Back to world stages
The course of almost two hundred years (1587-1740) was marked by the creation of about four hundred operas, half of which have survived to our times, and in recent decades only a few dozen of them were staged, recorded on stage, released on CDs or performed during concerts. This repertoire still features numerous works that await their discovery or reprisal – for their resurrection and a fresh, contemporary shape. One of the recently restored works is Hyppolyte et Aricie, a lyrical tragedy by Jean-Philippe Rameau (1683-1764). The legendary performance of this opera at the 1983 Aix-en-Province Festival was conducted by John Eliot Gardiner, the piece was also recorded by Marc Minkowski and Les Musiciens du Louvre (1995), as well as by Les Arts Florissants led by William Christie (1997). Hyppolyte et Aricie then had to wait for a return to the theatre stages until the 21st century, until the spectacular production by Palais Garnier (2012), followed by a performance at Glydenbourne Festival in the following year, and the premiere at Staatsoper Unter den Linden in Berlin – in 2018! This year, the opera will be presented to the French audiences at the Théâtre des Champs-Elysées, the Zurich Opera House and thanks to the Opera Rara Festival.
Love, revenge and plots of the gods of Olympus
Father Simon-Joseph Pellegrin wrote a libretto based on Jean Racine’s famous tragedy Phèdre, filled with references to Greek mythology, as well as the works by Euripides (Hippolitus) and Seneca (Phaedra). Theseus, a hero from Athens, wins the battle during which Aricia is captured. Due to the plot enacted by the god of love, Aricia develops feelings towards Hippolytus. The vicissitudes of fate also lead his stepmother Phaedra to fall in love with the young man. During Theseus’ long absence, convinced that her husband died, Phaedra confesses her love for Hippolytus. He rejects her, confessing that he loves Aricia and that she loves him back. In despair and overtaken by shame, Phaedra tries to fall on a sword, but Hippolytus takes away her weapon at the last second. The returning Theseus, misunderstanding the situation, curses his son and sends him and Aricia into exile. What will be the fate of the mythical lovers? Will their love break Theseus’ curse?
Rameau’s late debut
Hyppolyte et Aricie is Jean-Phillippe Rameau’s late debut as an opera composer. The piece was created in 1733, when the composer was already fifty years old. His stage works are distinguished by their masterful approach to instrumentation and his use of an orchestra, which he uses to depict events such as a storm on the sea or an earthquake, while instrumental accompaniment takes precedence over vocals. This is why the importance of Rameau for French instrumentation – rich and sensitive to tonal nuances – is often stressed and highlighted.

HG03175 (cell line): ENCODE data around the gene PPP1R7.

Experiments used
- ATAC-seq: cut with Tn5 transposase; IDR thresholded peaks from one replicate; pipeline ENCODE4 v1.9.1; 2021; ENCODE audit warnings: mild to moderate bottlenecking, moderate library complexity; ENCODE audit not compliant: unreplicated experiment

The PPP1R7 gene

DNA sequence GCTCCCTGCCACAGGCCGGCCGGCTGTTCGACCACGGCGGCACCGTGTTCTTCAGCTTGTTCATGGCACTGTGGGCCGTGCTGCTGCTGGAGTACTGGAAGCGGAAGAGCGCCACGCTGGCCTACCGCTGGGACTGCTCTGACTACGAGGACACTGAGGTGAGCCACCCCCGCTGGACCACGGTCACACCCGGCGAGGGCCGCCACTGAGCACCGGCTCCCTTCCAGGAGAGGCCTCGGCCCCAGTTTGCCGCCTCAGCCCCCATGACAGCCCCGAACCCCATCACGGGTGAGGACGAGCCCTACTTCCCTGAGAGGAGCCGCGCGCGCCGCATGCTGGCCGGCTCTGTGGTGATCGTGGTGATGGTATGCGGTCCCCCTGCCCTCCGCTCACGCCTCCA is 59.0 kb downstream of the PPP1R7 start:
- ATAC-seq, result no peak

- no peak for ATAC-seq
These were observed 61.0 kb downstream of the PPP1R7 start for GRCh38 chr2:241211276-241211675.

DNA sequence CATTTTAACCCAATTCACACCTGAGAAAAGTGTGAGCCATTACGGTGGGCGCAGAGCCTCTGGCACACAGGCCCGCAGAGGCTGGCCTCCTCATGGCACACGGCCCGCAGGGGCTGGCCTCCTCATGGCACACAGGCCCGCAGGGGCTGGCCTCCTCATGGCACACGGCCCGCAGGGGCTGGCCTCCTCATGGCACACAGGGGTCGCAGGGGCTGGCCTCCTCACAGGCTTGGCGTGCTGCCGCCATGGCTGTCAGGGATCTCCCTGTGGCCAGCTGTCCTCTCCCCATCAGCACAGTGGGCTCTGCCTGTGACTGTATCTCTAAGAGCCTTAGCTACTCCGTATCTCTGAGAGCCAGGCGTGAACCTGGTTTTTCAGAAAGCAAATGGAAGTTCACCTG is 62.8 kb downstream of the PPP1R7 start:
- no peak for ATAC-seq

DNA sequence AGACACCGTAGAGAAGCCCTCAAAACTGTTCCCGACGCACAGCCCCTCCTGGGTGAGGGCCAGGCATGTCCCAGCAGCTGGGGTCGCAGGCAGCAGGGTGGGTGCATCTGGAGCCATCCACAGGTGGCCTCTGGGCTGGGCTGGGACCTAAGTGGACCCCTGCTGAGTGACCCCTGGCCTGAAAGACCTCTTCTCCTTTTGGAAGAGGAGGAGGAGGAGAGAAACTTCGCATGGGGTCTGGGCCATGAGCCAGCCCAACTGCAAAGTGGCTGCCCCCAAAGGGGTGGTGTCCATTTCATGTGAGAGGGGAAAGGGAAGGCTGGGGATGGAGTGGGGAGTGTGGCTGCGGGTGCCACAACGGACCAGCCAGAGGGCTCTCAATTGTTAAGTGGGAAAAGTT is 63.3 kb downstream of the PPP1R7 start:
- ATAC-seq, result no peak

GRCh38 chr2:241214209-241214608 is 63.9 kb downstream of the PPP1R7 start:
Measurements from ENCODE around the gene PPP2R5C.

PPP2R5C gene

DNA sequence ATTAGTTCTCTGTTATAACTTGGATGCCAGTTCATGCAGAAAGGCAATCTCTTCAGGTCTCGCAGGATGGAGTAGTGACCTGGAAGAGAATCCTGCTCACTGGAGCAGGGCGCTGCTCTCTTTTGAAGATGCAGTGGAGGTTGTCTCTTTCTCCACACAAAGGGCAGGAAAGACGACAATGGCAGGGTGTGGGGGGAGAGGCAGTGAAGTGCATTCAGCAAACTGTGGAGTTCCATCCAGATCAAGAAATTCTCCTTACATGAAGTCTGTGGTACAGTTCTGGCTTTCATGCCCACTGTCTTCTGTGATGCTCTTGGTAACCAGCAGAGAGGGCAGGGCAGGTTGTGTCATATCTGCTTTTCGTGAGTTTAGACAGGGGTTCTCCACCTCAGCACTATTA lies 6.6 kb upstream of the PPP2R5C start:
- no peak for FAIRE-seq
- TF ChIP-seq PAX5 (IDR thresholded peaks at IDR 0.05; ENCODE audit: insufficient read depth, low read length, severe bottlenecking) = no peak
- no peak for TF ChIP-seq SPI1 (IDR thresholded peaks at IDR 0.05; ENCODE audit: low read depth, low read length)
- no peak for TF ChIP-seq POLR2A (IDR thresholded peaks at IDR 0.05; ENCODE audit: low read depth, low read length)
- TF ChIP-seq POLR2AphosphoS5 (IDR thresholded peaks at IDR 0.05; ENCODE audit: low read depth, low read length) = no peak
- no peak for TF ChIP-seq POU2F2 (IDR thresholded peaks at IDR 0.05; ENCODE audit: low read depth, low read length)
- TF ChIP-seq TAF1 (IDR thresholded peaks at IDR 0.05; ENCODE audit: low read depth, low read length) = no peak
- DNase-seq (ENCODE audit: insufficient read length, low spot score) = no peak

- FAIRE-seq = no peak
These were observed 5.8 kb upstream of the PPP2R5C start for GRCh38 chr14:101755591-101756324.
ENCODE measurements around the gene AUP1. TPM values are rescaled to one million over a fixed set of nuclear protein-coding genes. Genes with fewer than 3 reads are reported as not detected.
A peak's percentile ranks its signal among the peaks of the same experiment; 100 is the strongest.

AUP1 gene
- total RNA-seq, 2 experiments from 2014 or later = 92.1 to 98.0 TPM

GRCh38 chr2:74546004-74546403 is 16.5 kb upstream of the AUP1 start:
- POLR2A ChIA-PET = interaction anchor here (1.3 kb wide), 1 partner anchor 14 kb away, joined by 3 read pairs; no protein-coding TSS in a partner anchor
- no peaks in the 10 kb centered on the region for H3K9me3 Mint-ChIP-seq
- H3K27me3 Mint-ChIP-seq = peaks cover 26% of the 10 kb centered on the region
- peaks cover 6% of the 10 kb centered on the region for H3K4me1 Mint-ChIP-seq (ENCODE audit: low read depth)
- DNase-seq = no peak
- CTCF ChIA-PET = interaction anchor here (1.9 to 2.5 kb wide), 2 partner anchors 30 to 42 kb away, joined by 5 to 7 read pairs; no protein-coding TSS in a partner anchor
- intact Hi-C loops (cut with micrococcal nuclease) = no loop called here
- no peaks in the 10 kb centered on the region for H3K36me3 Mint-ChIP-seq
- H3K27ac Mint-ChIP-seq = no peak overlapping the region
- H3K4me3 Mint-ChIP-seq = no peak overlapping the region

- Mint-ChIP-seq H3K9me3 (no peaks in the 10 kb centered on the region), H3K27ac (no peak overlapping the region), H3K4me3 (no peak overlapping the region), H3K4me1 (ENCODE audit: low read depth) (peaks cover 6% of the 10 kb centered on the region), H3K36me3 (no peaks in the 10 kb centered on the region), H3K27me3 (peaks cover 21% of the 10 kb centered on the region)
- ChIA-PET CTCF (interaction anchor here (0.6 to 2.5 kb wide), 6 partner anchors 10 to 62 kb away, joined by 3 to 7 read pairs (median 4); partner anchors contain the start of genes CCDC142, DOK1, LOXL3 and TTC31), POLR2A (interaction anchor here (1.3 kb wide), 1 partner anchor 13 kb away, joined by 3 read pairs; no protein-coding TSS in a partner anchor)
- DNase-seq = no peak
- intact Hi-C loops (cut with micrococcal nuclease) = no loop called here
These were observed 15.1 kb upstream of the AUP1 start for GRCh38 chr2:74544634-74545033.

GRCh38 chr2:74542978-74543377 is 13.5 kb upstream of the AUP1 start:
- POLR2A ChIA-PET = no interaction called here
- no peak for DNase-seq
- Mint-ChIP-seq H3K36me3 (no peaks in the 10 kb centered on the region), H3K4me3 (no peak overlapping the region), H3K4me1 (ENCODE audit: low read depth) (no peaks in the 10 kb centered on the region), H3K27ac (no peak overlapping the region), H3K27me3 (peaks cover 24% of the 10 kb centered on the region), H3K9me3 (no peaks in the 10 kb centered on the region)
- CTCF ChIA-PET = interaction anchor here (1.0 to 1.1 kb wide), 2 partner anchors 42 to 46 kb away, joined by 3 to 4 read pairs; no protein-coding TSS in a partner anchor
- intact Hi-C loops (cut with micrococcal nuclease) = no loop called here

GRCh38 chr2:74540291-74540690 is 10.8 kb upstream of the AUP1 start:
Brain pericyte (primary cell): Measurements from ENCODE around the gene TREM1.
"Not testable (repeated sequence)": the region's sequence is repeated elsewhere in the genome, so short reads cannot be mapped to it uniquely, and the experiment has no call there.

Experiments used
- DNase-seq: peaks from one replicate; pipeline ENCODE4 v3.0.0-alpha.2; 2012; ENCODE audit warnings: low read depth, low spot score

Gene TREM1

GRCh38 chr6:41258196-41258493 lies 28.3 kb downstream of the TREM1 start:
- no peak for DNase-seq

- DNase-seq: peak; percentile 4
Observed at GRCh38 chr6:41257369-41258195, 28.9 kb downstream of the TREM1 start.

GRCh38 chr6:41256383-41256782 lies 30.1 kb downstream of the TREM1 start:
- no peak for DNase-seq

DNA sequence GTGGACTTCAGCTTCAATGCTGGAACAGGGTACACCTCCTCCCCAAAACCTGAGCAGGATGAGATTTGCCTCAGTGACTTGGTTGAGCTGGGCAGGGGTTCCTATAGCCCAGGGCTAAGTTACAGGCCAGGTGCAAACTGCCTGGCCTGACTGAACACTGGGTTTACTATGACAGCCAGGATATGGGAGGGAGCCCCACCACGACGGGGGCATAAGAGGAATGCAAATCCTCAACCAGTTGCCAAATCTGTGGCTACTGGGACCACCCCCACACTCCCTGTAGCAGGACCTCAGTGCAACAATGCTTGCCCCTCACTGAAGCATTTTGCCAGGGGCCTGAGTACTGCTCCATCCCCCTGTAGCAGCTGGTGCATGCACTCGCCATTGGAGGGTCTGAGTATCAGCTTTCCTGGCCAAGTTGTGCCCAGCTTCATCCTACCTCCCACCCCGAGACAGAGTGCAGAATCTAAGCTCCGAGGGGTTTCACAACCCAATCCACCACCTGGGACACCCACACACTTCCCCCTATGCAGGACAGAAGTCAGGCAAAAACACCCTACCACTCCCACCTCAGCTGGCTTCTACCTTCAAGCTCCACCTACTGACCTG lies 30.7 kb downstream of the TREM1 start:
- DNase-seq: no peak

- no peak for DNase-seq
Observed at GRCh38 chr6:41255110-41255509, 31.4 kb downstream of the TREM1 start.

Hyppolyte et Aricie was considered to be a very divisive opera, both for the French audiences, as well as contemporary critics. Some were delighted to such an extent that they dubbed its author contemporary Orpheus, while others were surprised and even bewildered. Rameau became the author of the first work called considered to be Baroque because of its musical style.
Pillar of French tradition
Jean-Philippe Rameau became one of the main representatives of the French opera tradition – which is now brought back to life – together with Jean-Baptiste Lully. Despite the fact that in the Baroque, French opera was less popular than Italian music (which was met with reluctance of the French public), but today it is being discovered more and more. The performers involved in the resurrection of French stage works often regard their involvement as a mission to promote this rich repertoire. The Opera Rara Festival is also part of this mission, restoring the work of Jean-Philippe Rameau interpreted by Sjaron Minailo, musical experimental theatre director. What will be the result of an experiment combining modern technology and concept with the pillar of French tradition created nearly three hundred years ago? Will the work delight once more? Or maybe it will divide the audience again? Regardless of the outcome, it is definitely worth seeing for yourself.
For the Krakow Festival Office – Agnieszka Lakner, musicologist and ethnologist